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Case report

Rare Isolated Renal Involvement with Marginal Zone B Cell Lymphoma: A Case Report with Literature Review of Contemporary Management Strategies


Marginal zone B cell lymphomas are divided into nodal, extranodal and splenic types. Renal involvement by extranodal B cell lymphoma is extremely rare with an incidence of about 0.1%. We present a case of a 79-year-old Caucasian male with progressive renal failure and isolated left renal extranodal marginal zone lymphoma. Asymptomatic immunoglobulin (Ig) M monoclonal gammopathy along with bone marrow involvement by lymphoma was observed. Contemporary management options including radiotherapy (RT), chemotherapy, immune-modulating agents and novel chemotherapy-free regimens.


Marginal zone lymphomas (MZL) are low-grade non-Hodgkin B cell lymphomas (NHL) classified into three subcategories such as extranodal marginal zone lymphoma (EMZL), also called mucosal-associated lymphoid tissue (MALT) lymphoma, nodal marginal zone lymphoma (NMZL) and splenic marginal zone lymphoma (SMZL). EMZLs account for 8% of all NHL cases [1]. Most commonly, the EMZLs are found in the stomach, followed by spleen, eye, adnexa, lungs, skin, salivary glands, thyroid, small intestine, breast, synovium, dura and soft tissues. As kidneys lack the lymphoid tissues, renal involvement with EMZLs is extremely rare. Only a handful of such cases have been reported [2]. B cell lymphomas also present with paraproteinemia [3]. We report a case of a Caucasian male who presented with a progressive decline in renal function associated with isolated left renal involvement with marginal zone B cell lymphoma and asymptomatic immunoglobulin (Ig) M monoclonal gammopathy. Moreover, we reviewed the contemporary management options for MZLs.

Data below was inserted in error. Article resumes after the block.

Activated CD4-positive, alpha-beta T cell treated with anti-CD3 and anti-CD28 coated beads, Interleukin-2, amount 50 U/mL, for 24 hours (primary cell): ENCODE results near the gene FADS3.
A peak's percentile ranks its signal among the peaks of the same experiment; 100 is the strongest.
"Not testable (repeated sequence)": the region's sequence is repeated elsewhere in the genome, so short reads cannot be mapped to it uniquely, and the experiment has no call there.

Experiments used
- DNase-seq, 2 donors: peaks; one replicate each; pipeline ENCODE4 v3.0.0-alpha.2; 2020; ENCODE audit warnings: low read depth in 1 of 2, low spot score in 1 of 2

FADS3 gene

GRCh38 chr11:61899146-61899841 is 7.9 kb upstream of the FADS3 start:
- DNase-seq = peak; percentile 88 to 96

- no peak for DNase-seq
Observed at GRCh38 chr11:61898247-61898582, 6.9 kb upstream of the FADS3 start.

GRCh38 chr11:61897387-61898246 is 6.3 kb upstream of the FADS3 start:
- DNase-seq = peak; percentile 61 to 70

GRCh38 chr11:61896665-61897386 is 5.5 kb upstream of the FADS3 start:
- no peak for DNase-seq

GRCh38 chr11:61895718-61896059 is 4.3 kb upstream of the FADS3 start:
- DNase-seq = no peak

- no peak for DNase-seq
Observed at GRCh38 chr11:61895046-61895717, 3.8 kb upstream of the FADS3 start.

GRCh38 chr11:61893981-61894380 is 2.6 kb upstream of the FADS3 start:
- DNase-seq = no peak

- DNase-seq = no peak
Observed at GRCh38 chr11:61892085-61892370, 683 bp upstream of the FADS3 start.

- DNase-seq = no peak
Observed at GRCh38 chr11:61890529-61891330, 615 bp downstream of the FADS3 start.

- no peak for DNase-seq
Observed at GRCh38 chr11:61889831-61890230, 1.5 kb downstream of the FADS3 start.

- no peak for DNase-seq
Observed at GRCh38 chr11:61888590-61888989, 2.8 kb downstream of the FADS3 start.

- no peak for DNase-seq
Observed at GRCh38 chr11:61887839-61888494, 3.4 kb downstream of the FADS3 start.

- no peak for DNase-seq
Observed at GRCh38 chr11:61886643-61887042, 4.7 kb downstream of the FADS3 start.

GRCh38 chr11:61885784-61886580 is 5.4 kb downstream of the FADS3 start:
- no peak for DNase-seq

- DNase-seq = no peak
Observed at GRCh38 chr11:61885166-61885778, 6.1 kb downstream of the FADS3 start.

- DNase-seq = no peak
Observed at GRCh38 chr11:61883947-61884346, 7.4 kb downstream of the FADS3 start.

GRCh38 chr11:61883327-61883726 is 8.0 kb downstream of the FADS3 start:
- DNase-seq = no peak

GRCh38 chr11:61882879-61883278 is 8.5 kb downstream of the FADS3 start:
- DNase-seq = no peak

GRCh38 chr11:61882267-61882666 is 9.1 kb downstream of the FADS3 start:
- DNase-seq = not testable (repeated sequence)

Case Presentation

A 79-year-old asymptomatic Caucasian male presented with progressive renal failure with abnormal serum creatinine (range of 1.82 to 2.18) in July 2012. Complete blood count (CBC) showed red blood cell count (RBC) of 3.36 x 108/uL, hemoglobin 10.9 g/dl, hematocrit 33.1%, mean corpuscular volume (MCV) 99 fL, mean corpuscular hemoglobin (MCH) 32.8 pg, mean corpuscular hemoglobin concentration (MCHC) 33.0%, red cell distribution width (RDW) 15.8% and white blood cell count (WBC) 4,000/uL, with differentials: neutrophils 50%, lymphocytes 37%, monocytes 8%, eosinophils 4%, basophils 1% and platelet count of 178,000/uL. Comprehensive metabolic profile (CMP) revealed: glucose 96 mg/dL, blood urea nitrogen 23 mg/dL, creatinine 2.18 mg/dL, sodium 140 mmol/L, potassium 4 mmol/L, chloride 107 mmol/L, carbon dioxide 25 mmol/L, albumin 4.4 g/dL, calcium 9.1 mg/dL, bilirubin (total) 0.8 mg/dL, phosphorus 3.3 mg/dL and magnesium 2.7 mg/dL. Computed tomography (CT)-guided needle biopsy of the left kidney showed severe lymphocytic inflammation mainly in the areas of tubular atrophy and interstitial fibrosis (Figure 1).